Full Report (PDF, 1MB)
A number of laws protect freedom of expression in England and Wales. While freedom of expression is protected, there are certain circumstances in which it may be overridden.
There are a significant number of pieces of criminal legislation that can be applied to harassing or abusive online communications that range from the Communications Act 2003 to the Public Order Act 1986 and the Protection from Harassment Act 1992. The Law Commission has conducted an in depth “scoping report” and found that the laws, with some limitations, cover online communications that are abusive, but that the various overlapping laws have led to uncertainty. Technological limitations within the police force and this uncertainty of the law have led to underreporting and difficulties in successfully prosecuting offenders. The Law Commission has recommended that the laws be reviewed and consolidated to provide greater clarity and certainty.
The defamation law of England and Wales has recently been overhauled and provides a specific process for individuals to request the removal of material that they believe is defamatory. The process uses website operators as an intermediary to facilitate the removal of this type of information.
Intimidation and harassment of those in public life, including journalists, has increased significantly over the past decade, particularly for political and female journalists. A government report notes that
[t]he rise of the internet and social media in recent decades has fundamentally reshaped the way we engage with each other and as a society. This radical shift has brought many benefits, but there are also associated risks and harms, and it has proved challenging for the law to keep pace with this rapidly changing environment.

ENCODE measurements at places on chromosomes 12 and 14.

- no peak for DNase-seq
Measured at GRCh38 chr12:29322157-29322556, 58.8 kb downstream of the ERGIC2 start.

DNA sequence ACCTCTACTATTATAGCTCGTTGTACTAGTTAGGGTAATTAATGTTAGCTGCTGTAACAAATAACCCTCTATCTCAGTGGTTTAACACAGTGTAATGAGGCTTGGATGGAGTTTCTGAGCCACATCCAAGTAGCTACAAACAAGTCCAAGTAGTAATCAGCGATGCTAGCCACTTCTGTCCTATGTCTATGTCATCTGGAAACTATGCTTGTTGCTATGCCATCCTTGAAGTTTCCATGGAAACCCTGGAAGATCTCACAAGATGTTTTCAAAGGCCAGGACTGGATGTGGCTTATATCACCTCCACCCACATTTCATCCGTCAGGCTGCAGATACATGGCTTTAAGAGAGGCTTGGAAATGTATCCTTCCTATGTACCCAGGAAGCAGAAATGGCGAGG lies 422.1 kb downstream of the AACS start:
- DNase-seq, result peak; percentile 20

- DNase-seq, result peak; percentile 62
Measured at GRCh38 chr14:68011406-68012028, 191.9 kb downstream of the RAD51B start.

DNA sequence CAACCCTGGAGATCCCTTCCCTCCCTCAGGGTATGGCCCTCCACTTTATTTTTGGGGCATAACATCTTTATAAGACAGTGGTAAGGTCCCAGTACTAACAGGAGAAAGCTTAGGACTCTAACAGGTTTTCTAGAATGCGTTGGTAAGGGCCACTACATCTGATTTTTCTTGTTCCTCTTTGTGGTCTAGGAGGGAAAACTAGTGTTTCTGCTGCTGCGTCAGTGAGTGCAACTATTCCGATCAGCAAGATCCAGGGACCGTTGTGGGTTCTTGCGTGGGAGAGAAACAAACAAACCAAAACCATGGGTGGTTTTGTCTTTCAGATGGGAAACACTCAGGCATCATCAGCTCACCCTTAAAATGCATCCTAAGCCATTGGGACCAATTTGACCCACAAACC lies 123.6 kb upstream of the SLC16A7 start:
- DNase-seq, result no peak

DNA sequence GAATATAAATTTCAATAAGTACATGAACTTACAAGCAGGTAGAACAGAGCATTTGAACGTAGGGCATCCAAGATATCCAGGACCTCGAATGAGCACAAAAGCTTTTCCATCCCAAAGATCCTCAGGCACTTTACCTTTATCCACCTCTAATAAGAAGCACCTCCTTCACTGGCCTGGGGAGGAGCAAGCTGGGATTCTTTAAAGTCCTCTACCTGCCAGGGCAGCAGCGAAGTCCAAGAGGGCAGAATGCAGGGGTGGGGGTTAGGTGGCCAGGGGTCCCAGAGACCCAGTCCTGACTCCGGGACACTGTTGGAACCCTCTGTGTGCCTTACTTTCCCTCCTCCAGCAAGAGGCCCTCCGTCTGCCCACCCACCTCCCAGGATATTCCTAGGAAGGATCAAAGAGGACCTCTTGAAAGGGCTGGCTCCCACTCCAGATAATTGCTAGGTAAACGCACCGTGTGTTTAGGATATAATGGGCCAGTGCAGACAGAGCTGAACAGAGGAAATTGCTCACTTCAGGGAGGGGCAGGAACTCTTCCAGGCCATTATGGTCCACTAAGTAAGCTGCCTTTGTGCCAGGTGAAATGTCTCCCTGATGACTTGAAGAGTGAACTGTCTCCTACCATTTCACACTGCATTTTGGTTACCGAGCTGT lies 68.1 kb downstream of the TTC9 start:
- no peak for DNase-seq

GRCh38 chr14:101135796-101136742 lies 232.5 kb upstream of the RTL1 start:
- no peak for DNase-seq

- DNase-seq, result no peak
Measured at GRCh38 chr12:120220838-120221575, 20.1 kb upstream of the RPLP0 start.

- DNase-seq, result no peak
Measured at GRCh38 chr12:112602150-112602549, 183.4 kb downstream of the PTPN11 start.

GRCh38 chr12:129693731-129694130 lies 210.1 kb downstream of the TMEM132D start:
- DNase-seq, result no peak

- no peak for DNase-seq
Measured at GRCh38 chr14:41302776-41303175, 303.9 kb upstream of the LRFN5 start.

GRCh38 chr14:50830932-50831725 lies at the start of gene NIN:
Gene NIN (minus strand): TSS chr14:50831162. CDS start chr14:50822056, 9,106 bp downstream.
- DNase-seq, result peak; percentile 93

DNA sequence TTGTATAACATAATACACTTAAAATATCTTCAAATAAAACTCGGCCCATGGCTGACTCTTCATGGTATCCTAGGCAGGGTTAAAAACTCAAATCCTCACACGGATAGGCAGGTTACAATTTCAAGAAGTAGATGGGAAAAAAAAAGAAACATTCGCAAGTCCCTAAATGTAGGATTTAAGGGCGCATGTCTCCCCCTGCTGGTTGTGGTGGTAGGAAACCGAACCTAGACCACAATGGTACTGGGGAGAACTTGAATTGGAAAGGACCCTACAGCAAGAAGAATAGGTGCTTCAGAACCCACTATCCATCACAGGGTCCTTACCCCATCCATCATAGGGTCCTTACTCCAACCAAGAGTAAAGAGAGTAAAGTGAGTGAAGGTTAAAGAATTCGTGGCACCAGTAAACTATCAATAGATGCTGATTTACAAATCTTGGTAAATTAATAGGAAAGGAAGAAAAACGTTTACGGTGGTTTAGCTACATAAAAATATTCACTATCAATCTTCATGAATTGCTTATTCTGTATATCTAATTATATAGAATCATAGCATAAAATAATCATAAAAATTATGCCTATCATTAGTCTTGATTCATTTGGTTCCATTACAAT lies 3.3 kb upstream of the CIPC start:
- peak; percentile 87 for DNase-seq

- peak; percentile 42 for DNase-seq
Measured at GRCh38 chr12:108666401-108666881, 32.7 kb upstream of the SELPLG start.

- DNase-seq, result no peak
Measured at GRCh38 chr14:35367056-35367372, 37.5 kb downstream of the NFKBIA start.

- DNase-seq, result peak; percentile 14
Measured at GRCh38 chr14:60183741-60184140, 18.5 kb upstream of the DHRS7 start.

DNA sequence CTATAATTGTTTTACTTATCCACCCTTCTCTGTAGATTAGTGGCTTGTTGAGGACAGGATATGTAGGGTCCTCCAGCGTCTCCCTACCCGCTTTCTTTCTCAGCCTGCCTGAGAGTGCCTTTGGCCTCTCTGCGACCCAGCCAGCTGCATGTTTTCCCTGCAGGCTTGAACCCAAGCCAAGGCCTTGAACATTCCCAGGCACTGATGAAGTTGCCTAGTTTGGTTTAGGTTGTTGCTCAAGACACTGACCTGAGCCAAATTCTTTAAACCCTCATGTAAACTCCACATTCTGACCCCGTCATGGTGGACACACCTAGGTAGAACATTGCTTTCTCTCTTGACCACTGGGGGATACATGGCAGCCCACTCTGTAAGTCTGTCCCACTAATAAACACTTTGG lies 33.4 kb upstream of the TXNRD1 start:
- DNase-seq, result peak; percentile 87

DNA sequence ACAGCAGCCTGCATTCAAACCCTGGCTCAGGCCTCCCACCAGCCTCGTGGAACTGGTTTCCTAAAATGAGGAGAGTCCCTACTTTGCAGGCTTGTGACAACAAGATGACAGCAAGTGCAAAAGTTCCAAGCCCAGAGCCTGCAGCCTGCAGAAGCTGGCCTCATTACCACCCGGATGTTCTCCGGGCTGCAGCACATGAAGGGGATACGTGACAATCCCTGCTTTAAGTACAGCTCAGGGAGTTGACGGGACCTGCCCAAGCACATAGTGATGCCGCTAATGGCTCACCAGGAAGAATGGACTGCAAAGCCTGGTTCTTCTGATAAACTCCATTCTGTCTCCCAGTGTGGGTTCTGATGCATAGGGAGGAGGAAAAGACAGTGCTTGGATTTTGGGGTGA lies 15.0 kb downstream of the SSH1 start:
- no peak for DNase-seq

The widespread use of social media has been the most significant factor accelerating and enabling intimidatory behavior in recent years. Although social media helps to promote widespread access to ideas and engagement in debate, it also creates an intensely hostile online environment.
The use of communications by people to abuse others is not a new phenomenon and, over the past 130 years, the laws have evolved to respond to address abuse through new means of communication. The Post Office Protection Act 1884 made it an offense to send grossly offensive materials through the mail and the Post Office Amendment Act 1935 prohibited the use of telephones to communicate indecent, obscene or abusive messages. Half a century later the Malicious Communications Act 1988 was enacted to address anonymous “poison pen letters.” Most laws that could be relevant to the misuse and abuse of online communications were drafted before the rapid growth in communications technology. As technology continues to evolve, there has been significant discourse over whether the law should be reformed.
While a significant number of journalists have faced online abuse and harassment, female journalists have been disproportionately affected. An international survey of female journalists found that almost two thirds experienced abuse online, that half of these did not report the abuse, and that two fifths admitted they had censored their work as a result of the abuse. Concerns have been raised that this “represents a broader threat to the freedom of the press” and the government has said that the issue of intimidation must be addressed, stating: “[t]his abuse is unacceptable – it goes beyond free speech and free debate, dissuades good people from going into public life, and corrodes the values on which our democracy rests.” The United Nations Human Rights Office of the High Commissioner has stated that abusive online communications directed at journalists, particularly female journalists, could have a widespread and long-term impact:
[F]ailure to legislate effectively against abusive online communications has a disproportionate economic impact on women, who feel unsafe on the internet and may disengage with the many opportunities it offers; . . . large-scale online abuse suffered by high-profile women may further erode the willingness of women to stand for elected public office, or to take up senior positions, reducing diversity in the workforce and public life for the next generation.